Katherine Mansfield played an important role in the modernization of short-story technique. Born Kathleen Mansfield Beauchamp, on October 14, 1888, she was the daughter of a successful Wellington businessman, Harold Beauchamp, and his wife, Annie Burnell, a sickly woman who was somewhat detached from her children. With three sisters and one brother, Mansfield was reared without physical want (her father eventually became a director of the Bank of New Zealand) in and around Wellington. She traveled to England in 1903 and spent four years there attending Queen’s College in London, thoroughly enjoying the intellectual stimulation and new friends. It was at this time that she met Ida Baker, the girl who became her lifelong close friend and who appears in various guises in some of Mansfield’s stories. Mansfield returned unwillingly to New Zealand in 1906 and resigned herself to living with parents from whom she felt increasingly alienated. She began to practice writing by experimenting with stories and sketches, and in 1908 she returned to London alone, determined to become a literary artist. She dropped her surname in 1910 and settled on Katherine as her first name.
She immediately plunged into a bohemian lifestyle, found herself pregnant, married a man (not the baby’s father) and left him on the same day, and was sent to Germany by her family to have the baby. She had a miscarriage and, during her half-year there, wrote her first published stories, a series of satirical sketches of German people which already showed themes of female subjection and domination by the male. Returning to England, she met John Middleton Murry, who became her lover and later her husband. From 1912 to 1917 she continued her close relationship with Baker and later became acquainted with the Bloomsbury group of socialites and artists, including Virginia Woolf. Mansfield wanted to be considered as an equal by this group, but they generally looked on her as an interesting provincial type. She worked for several years as an assistant editor of Rhythm, a literary magazine, at the same time that she continued to develop her creative skills.
By 1918 Mansfield had been diagnosed as having tuberculosis. She and Murry married shortly after this disquieting news, but they lived apart for extended periods because of Murry’s inability to give her the strong spiritual and even physical support she needed at this time. As the possibility of death became more real for her, she began to reassess her childhood experiences, which had provided her with themes for many earlier stories. The deaths of first her brother and then her mother helped this process of reassessment and helped her gain a new understanding of her parents, as seen in her long story “Prelude” (1918). The years 1920 to 1922 marked a final brilliant period of activity with the creation of her most famous stories, including “Bliss” and “Marriage a la Mode,” incisive portraits of English and Bloomsbury lifestyles, and “The Garden Party” and “At the Bay,” new treatments of old childhood experiences. “At the Bay,” in particular, is Mansfield’s final coming to terms with death, life, and troubling childhood remembrances. She finally succumbed to her illness in Fontainebleau, France, on January 9, 1923.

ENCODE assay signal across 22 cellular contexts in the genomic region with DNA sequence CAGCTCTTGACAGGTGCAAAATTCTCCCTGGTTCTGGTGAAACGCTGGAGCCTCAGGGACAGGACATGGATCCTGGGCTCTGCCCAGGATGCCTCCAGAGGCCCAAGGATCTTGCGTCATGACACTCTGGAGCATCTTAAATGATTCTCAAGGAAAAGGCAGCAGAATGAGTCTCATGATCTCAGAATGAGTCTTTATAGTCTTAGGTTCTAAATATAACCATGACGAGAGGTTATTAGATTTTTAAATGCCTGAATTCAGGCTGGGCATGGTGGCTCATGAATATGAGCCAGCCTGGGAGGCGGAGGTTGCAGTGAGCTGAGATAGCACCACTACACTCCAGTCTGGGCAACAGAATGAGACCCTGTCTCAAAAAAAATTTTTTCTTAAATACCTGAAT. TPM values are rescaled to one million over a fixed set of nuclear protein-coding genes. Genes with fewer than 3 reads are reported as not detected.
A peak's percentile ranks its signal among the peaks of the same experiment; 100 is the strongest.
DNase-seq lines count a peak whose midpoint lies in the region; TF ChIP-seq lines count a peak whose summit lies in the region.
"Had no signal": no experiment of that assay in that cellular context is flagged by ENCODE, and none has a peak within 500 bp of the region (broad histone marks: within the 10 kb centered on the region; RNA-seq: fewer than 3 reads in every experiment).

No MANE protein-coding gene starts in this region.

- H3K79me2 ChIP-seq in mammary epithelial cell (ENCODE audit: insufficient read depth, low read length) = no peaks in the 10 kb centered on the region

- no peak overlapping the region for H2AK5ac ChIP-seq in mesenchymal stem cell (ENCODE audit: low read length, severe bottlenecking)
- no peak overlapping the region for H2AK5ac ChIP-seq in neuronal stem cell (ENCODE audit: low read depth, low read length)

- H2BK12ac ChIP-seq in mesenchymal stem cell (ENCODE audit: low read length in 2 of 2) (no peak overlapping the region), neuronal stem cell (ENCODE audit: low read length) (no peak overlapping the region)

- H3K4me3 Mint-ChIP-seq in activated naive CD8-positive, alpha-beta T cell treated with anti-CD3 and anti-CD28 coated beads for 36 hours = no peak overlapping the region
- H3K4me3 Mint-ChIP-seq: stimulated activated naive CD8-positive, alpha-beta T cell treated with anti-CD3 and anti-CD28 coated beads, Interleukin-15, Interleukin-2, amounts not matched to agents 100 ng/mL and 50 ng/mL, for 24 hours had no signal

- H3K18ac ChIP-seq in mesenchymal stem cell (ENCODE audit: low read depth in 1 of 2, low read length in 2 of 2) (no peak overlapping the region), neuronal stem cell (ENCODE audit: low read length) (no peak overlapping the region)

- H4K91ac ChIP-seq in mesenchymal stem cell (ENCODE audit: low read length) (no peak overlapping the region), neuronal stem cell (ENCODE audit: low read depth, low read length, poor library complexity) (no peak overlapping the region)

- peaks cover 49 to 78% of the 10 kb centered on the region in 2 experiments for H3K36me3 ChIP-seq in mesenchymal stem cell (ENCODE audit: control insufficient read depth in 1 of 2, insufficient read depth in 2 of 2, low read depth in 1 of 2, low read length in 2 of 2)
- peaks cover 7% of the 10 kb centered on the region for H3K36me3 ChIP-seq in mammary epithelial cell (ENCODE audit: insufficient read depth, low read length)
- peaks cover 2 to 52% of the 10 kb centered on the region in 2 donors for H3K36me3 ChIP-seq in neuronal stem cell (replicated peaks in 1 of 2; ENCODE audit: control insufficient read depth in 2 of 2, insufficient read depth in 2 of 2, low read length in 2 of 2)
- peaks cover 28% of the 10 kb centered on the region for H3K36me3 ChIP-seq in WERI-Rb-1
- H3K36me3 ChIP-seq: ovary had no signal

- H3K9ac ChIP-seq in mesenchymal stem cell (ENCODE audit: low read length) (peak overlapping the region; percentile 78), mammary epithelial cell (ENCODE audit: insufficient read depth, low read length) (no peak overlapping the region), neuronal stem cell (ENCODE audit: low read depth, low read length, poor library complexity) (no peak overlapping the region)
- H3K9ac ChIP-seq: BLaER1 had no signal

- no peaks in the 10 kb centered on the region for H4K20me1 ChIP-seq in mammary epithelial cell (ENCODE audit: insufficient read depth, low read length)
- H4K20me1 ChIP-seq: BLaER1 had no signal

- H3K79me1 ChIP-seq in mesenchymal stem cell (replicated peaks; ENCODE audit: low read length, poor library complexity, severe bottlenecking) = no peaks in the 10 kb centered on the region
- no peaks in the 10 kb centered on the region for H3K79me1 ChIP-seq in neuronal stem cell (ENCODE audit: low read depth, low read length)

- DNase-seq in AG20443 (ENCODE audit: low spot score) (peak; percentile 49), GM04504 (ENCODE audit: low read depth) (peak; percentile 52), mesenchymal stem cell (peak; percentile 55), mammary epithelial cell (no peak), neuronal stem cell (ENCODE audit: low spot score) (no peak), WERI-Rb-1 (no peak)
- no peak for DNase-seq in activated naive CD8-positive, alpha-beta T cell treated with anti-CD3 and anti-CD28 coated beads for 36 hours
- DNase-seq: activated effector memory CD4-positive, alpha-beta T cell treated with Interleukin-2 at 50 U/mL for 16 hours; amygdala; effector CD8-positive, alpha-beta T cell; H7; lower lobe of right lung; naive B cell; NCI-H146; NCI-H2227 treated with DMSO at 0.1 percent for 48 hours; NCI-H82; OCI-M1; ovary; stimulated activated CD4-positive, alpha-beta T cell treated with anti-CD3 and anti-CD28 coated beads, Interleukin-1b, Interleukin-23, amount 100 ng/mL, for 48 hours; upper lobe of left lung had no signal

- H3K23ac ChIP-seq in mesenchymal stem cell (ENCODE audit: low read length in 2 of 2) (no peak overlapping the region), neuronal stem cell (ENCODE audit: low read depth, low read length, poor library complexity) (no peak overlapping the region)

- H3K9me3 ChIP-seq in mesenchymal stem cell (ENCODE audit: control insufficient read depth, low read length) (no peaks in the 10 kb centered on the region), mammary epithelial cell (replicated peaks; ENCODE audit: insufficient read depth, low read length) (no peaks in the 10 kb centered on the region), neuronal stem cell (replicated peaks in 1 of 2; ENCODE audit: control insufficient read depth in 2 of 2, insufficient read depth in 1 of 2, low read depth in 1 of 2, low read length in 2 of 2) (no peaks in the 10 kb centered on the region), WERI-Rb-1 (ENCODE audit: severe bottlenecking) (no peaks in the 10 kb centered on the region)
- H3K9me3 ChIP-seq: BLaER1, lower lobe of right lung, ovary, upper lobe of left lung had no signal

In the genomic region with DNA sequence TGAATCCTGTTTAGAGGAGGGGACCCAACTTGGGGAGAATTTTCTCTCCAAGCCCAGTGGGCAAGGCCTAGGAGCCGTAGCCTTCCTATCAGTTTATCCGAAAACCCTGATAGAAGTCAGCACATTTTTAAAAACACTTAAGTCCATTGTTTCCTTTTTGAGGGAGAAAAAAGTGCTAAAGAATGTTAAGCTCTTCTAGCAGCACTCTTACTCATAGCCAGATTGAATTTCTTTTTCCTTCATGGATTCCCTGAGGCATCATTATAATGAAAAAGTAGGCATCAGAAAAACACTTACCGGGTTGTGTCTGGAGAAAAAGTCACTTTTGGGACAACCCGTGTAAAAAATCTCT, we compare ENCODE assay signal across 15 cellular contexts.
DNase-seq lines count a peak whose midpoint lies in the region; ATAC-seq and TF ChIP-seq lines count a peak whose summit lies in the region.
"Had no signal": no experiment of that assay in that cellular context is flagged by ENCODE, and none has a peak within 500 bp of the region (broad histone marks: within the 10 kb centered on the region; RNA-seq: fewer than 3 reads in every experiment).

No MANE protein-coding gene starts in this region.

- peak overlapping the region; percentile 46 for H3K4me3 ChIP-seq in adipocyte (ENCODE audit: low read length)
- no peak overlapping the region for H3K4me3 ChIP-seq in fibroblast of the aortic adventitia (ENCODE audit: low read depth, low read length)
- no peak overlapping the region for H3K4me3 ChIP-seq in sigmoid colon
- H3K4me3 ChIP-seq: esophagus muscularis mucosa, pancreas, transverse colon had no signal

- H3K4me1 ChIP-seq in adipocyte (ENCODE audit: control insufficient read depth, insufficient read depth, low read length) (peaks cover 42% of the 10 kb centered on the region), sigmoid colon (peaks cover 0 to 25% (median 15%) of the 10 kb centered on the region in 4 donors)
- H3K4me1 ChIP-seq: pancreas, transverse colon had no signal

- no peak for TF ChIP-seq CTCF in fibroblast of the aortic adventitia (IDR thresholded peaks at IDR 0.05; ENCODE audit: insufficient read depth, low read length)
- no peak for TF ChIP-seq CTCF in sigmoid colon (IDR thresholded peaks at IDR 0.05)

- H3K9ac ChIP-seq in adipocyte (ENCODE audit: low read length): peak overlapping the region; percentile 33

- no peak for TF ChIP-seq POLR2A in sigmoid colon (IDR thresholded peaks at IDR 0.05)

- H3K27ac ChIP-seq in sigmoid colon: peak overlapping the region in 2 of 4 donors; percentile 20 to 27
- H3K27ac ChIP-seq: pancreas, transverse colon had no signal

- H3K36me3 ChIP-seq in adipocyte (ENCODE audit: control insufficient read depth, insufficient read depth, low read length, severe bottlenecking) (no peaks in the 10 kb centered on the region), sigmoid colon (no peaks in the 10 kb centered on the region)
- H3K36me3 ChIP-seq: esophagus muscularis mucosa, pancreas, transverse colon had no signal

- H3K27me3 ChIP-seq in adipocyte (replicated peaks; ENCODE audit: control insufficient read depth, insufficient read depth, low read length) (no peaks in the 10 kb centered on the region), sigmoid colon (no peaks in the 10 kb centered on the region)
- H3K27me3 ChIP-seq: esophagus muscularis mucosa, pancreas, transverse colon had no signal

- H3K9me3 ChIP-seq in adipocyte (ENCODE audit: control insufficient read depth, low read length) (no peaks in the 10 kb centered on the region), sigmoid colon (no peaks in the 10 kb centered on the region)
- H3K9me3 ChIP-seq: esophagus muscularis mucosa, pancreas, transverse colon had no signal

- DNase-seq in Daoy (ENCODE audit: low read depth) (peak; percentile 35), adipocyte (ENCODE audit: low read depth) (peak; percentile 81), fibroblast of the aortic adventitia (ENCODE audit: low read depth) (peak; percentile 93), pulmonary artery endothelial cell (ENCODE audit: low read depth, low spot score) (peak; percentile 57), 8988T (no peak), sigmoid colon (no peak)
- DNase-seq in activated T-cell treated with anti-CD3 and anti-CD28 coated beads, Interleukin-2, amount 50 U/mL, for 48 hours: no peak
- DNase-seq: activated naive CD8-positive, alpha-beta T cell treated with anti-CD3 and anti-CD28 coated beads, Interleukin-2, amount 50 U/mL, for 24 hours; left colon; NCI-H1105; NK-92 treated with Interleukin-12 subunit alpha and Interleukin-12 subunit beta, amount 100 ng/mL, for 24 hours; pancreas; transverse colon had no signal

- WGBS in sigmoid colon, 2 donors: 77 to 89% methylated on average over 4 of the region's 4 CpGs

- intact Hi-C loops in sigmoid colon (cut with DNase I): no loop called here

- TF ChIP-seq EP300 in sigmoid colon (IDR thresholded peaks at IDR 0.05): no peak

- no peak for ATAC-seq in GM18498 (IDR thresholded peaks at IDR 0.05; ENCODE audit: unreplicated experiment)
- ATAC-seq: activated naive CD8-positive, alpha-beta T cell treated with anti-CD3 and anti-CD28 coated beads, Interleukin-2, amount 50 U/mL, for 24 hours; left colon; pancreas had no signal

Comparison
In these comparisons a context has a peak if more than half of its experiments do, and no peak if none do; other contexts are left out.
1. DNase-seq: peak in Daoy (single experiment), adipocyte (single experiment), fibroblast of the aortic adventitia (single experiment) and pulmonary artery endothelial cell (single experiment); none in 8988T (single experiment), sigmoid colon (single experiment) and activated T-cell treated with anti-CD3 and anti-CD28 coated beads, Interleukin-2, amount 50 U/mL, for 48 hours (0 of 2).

Mansfield was vitally concerned with the male-female relationship, which was fraught with danger, as she saw it, for both sexes, but particularly for the female. This view grew out of her youthful uneasiness about relationships between the sexes, as evidenced in her overbearing father and passive mother, who never showed much love for her children. Her later experiences in England, including her marriage with Murry and relations with friends, provided material for her stories and fueled her doubts about possibilities for successful male-female relationships, doubts which help explain the sexual ambivalence seen in many of her female characters, as well as in Mansfield herself. Her crucial childhood experiences also always haunted her and fueled her suppositions about human relationships, such as her expressed idea that to become a mother meant acceptance of a feminine, passive, masochistic identity as well as acceptance of illness and death. Mansfield did apparently recognize, at the end, that her father, while gruff and outspoken, had an underlying desire to be loved, while his extreme drive and ambition were preferable to inertia and decline. She finally saw her mother as recognizing her father’s needs and attempting to cope with them. Finally, Mansfield accepted her own death as part of life and death in the universe, a manifestation of the cycle of nature she had seen played out in the outdoor surroundings in the New Zealand of her youth.
Mansfield demonstrated that problems of social relationships, even problems having to do with sex, could be handled in the short-story form in a very artistic fashion, using symbolism, nonchronological narration, and impressionism instead of straightforward exposition. Although she was sometimes criticized for utilizing a narrow range of subject matter, the advance of her art and technique in her later stories was impressive. Her symbolism, for example, was fairly obvious in the early stories, while in the final stories it was handled so delicately as to almost defy detection. Mansfield’s stories show a willingness and eagerness to analyze human relations, along with an attention to sophisticated art and presentation that rewards close and thoughtful reading.